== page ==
According to PEN America, last year an escalation of book censorship in schools was recorded in the United States. Thousands of books were removed from classrooms and libraries for a variety of reasons, such as controversial topics, offensive language and sexually explicit material.
Banned Books Book Club is a new opportunity for students at Minnesota State to read and engage in discussions about banned books. Students will receive a free copy of a book discussed on the meeting day along with the reading guide that will help them focus on important topics. The club was initiated by Maverick Diversity Institute, Women’s Center and African American Affairs.
Interim Director of African American Affairs BalenciaSariah Crosby said they plan to meet several times in an academic year and engage in discussions with different speakers at every meeting.
“We do not presently have a set schedule, however, we want to hold two to three group sessions per academic year. Speakers will vary,” said Crosby.
Crosby said the discussions will cover the contents of the book, its authors and parallels between the written world and our shared realities.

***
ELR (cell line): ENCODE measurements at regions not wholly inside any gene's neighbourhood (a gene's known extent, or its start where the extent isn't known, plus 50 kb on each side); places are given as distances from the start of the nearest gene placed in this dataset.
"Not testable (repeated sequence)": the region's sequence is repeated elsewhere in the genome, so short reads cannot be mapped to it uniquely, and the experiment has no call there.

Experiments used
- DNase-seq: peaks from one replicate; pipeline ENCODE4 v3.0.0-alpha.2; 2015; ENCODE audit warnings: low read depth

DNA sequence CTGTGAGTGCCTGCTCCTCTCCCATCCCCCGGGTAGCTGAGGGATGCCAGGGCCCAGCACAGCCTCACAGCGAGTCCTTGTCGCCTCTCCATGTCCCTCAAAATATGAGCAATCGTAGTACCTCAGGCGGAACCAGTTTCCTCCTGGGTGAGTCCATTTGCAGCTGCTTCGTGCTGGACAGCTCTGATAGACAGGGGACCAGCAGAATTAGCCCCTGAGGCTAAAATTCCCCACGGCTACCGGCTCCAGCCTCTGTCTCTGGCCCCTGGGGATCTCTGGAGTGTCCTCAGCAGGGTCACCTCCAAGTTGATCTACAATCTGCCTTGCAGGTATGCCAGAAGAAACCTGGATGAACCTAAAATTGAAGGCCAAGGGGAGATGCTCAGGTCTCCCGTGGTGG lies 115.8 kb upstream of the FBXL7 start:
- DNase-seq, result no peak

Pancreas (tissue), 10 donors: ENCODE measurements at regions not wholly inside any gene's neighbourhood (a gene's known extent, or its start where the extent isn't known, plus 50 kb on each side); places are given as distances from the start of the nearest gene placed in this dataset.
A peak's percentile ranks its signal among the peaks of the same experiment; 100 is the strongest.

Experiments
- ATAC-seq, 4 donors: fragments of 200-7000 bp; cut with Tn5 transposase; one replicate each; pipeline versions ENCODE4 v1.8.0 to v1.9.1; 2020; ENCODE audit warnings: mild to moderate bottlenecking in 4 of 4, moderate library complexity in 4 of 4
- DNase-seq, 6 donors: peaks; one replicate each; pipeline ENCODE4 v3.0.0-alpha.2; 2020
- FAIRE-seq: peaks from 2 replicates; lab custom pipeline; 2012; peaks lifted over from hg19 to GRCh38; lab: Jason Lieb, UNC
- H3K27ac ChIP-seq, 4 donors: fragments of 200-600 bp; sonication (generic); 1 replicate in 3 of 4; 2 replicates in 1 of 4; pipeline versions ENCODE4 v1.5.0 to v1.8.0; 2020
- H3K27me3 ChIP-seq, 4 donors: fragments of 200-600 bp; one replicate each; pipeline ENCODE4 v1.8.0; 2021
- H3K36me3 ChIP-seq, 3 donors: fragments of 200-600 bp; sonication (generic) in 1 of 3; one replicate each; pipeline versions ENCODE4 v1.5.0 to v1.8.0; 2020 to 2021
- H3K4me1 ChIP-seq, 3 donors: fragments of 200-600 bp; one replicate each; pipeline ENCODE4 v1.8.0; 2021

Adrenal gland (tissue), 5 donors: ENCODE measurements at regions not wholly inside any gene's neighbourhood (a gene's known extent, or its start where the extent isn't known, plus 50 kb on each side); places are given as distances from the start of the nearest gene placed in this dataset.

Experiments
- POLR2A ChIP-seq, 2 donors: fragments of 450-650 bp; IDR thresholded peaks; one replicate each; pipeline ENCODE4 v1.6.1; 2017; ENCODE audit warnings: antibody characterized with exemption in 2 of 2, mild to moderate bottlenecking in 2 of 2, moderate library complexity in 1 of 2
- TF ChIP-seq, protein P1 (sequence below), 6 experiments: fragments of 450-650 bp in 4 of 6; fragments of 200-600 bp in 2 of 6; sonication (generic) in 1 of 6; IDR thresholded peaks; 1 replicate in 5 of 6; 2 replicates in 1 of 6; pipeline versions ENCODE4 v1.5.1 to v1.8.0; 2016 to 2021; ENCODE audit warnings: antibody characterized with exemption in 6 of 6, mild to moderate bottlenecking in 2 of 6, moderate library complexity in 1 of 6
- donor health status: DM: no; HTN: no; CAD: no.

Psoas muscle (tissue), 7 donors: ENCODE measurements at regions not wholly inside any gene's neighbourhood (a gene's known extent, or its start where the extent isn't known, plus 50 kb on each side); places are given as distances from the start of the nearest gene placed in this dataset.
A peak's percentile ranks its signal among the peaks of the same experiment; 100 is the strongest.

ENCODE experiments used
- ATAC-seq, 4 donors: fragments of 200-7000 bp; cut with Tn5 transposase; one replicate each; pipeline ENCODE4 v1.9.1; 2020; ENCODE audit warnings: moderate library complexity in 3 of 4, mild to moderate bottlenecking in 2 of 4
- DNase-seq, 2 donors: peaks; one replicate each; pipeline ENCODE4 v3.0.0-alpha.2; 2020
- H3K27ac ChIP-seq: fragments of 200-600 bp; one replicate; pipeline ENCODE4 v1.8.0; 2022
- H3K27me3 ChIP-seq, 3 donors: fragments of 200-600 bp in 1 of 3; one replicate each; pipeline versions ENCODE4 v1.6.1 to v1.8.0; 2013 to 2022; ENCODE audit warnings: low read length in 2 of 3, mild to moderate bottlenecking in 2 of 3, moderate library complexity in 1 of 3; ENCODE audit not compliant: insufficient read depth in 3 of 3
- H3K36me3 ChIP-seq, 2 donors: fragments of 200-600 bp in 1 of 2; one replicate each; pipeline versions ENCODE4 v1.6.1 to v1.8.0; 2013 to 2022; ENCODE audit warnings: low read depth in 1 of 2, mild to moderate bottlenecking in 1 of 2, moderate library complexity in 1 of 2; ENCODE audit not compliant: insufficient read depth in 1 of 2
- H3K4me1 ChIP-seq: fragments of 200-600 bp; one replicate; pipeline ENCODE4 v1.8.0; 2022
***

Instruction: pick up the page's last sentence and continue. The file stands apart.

During the first meeting of the club held on September 27th, students discussed “The Bluest Eye” by Toni Morrison, which was banned for controversial content. The meeting was facilitated by Zara Houston, founder of Read a F–k!ng Book: Promoting Black Liberation Through Book Discussions and Discoveries.
Students who have registered for the first meeting received a detailed reading guide by Houston, which helped them reflect on the material in the book. The Women’s Center posted a video of Houston talking about “The Bluest Eye” and points for reflection she assigned to participants of the club to think about.
“Many parents feel like they can protect their children by restricting access to informational resources,” said Houston. “There are many books that end up on this banned book list simply because there are people in this country who do not want their children to know the reality, the truth of how this country became what it is today.”
Houston encouraged students to share literature and bravely talk about it.
“Your homework is to go out and be revolutionary,” said Houston. “Talk about things that might not always be comfortable talking about. All that matters is that your message comes along even if your voice shakes a little.”
The club is open for everyone to visit and engage. Meeting times and locations can be clarified at the Women’s Center or the Multicultural Center.
Header photo: Banned Books Book Club is a new opportunity for students at Minnesota State to read and engage in discussions about banned books. Students will receive a free copy of a book discussed on the meeting day. (Amalia Sharaf/The Reporter)
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